A few months ago, I collapsed and hit my head soo hard on the concrete floor that I knocked myself unconscious, and bloody, until I woke up, came to, and realised that I was lying on a hospital bed. I was naked, I was cold, my hair was soaked in blood, and my head the size of a football field, but, when I finally consciously came to, all that I could think about in that moment was you. You were the culmination and representation of all the people that I gave up on, ran away from, and let go of from my past wrapped up in regret. And in that moment all that I knew that was true, was that if I had of died, the biggest regret in my life was not saying sorry to you.
Honesty, and kindness, should be traded as valuable currency in any human transaction. And I am thoroughly disgusted at myself that I needed an experience like this to see how badly misaligned these values were to that of my reality, like an anorexic person thinking that they’re fat. I never wanted to hurt people. I never meant to leave without saying goodbye. So since I am letting my words bleed onto this page as my sorry, then I guess I’ll begin by saying that my actions spoke louder than my words. I did not preach what I value because if I did then I would’ve told the truth, even if it scared the hell out of me. I would’ve confronted my fear of confrontation, looked you dead in the eye, and said, sheepishly, “I don’t think this is going to work. Bye.”
But I now understand that this isn’t about trying, achingly, to rewrite the past with my many what ifs, but rather to learn from my mistakes and to see through the eyes of others. That sometimes it’s not always about you, but it’s also how others feel, too. And to always be accountable for your actions, thoughts, and feelings no matter how scary or uncomfortable. And to also say that I am soo sorry that I chose fear instead of honesty, because you were my worst, but best mistake, that ever happened to me. In the short time that you were in my life for you were like the toughest exam question that I never wanted to answer. That I already set myself up for failure the second that I put my pen to your page; to see how much that I am still that scared little girl and how ugly, and deep rooted, my fear of confrontation and failure was. On the other hand, you were my motivation to turn my stupid writing hobby into a side hustle. Thank you, next.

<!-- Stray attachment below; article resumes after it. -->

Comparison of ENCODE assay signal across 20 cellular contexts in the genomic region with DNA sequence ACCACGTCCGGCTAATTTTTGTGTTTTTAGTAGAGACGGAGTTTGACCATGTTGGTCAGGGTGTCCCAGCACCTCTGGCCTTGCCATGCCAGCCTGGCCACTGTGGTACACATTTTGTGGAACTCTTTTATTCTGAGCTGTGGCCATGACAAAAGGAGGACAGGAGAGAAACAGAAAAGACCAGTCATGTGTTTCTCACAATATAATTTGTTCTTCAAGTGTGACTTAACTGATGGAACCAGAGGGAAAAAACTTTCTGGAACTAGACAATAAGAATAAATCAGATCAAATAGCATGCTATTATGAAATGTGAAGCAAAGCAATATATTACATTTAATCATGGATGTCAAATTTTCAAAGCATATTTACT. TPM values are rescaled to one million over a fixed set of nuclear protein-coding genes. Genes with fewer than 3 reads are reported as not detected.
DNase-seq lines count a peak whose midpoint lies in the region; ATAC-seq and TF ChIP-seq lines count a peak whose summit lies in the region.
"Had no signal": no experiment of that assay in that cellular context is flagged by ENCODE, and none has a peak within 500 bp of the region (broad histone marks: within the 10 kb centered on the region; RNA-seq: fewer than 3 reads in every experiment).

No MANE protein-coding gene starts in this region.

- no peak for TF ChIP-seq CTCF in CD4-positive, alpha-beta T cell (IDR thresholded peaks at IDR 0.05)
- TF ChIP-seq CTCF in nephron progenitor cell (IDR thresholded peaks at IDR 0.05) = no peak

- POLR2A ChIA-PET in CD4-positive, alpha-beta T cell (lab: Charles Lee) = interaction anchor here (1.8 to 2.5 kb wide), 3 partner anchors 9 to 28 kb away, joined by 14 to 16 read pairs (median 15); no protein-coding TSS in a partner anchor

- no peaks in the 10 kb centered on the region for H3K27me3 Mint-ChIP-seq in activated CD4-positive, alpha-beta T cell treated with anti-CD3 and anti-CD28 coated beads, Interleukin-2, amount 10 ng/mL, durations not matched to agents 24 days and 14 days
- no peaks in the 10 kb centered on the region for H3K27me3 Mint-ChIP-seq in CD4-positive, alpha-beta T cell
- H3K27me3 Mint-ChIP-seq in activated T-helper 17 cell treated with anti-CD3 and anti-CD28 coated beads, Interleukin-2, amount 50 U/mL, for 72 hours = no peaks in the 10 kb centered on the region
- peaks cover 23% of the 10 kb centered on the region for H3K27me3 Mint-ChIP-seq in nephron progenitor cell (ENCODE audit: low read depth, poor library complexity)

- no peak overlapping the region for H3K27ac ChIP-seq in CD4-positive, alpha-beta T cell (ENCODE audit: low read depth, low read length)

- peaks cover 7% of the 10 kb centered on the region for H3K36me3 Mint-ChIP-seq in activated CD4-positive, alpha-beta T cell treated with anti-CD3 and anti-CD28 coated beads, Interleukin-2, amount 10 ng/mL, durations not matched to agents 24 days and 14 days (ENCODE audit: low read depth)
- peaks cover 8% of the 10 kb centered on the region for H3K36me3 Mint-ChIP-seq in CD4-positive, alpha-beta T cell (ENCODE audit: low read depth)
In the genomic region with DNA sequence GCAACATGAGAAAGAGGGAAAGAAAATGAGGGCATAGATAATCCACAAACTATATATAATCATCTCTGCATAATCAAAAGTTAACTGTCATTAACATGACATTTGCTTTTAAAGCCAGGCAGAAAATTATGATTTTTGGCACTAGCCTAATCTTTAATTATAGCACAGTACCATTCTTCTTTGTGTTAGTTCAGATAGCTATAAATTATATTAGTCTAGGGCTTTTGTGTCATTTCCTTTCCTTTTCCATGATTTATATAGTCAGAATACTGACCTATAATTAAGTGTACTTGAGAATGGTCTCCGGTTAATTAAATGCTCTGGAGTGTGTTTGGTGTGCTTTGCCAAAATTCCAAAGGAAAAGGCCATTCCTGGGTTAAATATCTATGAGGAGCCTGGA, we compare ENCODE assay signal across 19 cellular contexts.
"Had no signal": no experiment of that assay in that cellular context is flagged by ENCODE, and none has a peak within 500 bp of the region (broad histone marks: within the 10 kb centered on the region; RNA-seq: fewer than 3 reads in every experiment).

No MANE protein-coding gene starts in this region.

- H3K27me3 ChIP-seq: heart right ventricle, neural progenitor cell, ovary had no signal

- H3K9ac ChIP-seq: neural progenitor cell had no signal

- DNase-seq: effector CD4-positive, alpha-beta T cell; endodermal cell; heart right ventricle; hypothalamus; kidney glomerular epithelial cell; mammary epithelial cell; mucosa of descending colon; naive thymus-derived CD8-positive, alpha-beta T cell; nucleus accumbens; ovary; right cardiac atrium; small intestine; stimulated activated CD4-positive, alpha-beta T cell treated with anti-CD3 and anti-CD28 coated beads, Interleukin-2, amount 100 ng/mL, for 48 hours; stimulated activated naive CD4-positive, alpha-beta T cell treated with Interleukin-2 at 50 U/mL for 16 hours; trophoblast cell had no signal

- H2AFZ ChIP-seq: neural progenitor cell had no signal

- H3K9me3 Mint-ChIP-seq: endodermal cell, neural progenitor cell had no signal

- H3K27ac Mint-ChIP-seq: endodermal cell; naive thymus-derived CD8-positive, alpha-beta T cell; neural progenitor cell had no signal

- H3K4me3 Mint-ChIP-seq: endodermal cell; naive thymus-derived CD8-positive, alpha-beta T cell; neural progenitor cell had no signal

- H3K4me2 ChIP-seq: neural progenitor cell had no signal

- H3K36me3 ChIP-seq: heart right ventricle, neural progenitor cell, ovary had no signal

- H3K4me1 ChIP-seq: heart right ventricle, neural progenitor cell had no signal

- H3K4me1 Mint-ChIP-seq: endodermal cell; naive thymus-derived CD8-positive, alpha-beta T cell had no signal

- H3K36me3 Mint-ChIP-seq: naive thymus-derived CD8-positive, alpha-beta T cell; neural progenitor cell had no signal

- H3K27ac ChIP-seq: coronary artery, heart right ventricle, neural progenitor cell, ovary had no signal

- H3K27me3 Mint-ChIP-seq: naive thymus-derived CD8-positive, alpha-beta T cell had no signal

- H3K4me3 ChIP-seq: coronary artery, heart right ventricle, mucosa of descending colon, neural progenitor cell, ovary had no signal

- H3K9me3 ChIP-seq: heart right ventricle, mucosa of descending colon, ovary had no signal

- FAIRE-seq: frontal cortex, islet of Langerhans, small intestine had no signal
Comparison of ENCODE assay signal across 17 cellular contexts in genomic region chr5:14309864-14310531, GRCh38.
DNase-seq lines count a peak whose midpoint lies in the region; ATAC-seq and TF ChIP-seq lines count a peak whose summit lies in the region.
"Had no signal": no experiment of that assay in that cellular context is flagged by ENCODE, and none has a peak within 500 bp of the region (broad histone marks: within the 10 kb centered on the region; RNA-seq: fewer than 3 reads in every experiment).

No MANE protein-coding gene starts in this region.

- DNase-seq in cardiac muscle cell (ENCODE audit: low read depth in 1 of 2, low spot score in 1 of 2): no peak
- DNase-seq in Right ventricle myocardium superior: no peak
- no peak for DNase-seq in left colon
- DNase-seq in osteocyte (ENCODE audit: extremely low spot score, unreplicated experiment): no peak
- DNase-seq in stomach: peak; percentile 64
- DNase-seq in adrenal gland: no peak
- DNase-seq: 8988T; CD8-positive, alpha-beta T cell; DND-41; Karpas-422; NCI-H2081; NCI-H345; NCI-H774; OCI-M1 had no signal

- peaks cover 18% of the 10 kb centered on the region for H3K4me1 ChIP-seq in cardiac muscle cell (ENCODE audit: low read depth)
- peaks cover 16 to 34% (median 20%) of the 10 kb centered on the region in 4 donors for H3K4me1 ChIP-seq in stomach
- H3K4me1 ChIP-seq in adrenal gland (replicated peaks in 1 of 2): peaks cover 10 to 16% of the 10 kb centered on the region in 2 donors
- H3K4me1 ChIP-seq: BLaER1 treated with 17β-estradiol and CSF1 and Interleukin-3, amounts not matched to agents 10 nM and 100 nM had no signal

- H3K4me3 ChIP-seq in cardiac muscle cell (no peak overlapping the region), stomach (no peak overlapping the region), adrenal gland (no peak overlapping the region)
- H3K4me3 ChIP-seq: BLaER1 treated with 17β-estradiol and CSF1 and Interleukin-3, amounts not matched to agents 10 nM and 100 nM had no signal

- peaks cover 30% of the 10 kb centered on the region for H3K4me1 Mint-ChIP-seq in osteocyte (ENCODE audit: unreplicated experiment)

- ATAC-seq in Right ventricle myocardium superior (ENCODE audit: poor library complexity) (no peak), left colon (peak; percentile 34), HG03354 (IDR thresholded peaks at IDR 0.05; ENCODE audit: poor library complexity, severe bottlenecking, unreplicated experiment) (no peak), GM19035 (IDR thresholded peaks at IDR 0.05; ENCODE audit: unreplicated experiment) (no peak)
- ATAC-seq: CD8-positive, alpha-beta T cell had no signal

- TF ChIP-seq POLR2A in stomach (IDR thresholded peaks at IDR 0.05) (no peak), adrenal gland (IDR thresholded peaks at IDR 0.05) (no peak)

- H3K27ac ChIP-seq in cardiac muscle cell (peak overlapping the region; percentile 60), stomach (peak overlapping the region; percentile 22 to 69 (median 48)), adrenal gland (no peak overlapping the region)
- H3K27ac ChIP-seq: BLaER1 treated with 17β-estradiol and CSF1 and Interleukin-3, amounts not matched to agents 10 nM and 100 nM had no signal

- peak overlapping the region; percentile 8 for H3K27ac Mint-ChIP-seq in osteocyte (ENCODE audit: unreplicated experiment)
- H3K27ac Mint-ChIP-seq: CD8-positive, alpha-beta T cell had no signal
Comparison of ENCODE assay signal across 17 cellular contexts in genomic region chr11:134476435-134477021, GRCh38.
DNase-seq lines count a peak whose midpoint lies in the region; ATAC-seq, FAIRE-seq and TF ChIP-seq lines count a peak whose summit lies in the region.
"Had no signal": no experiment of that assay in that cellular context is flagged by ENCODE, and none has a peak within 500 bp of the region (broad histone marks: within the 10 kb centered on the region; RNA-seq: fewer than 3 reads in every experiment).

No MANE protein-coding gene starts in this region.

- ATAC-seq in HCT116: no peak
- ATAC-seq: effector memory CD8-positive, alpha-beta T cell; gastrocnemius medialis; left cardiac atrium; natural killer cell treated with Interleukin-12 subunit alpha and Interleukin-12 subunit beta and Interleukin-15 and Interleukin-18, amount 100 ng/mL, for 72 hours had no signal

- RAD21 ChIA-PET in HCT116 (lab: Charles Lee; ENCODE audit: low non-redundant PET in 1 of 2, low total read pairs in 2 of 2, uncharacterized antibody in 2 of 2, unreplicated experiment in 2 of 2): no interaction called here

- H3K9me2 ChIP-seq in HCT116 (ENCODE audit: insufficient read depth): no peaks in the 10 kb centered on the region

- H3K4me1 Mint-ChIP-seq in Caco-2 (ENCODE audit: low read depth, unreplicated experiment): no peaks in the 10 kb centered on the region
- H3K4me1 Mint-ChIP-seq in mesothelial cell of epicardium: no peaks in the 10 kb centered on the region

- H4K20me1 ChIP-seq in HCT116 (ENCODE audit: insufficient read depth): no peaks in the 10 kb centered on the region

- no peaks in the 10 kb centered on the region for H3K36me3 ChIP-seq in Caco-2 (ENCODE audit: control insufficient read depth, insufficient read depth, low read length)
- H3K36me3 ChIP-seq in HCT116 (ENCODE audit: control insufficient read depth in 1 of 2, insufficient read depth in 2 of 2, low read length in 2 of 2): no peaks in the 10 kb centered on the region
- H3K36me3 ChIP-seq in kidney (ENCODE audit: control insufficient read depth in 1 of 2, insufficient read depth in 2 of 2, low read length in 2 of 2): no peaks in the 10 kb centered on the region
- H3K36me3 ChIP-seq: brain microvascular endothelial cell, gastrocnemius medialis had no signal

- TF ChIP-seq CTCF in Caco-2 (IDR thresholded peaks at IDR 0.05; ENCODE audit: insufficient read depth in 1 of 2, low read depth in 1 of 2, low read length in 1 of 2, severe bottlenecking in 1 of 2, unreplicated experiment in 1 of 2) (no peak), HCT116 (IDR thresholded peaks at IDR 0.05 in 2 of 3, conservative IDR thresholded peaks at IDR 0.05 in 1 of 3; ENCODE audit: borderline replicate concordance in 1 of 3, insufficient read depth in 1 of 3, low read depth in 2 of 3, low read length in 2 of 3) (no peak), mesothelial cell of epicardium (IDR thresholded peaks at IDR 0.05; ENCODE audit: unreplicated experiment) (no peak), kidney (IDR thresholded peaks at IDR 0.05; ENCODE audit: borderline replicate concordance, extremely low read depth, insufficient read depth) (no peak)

If this silent behemoth was like a mole on my face, I would’ve cut it off many years ago. But I understand that my problem isn’t as funny as my millennial puns or similes. It’s skin deep, and a part of me which makes me me, which no amount of make up can hide, medicine can cure, or jokes can laugh away. But hopefully with a lot of practice, and some patience, one day the six syllables people know me as are ‘Leeloo kind and honest’ and not ‘Casper the cowardly ghost’.
I remember once you told me how it’s always better to say how you feel in the moment instead of writing it down. So I want you to know that this apology is only one of many that I wished I could’ve had to courage to say. But in reality a part of me will always be stuck in ground hogs day inventing a million different other ways how I could’ve said sorry to you in person, and I accept that I’ll always have to live with this punishment for the rest of my life. For now though, I’m going to let you go.
Yours sincerely, until I run out of words,
P.S: I hope you’ve forgotten about me and are happy.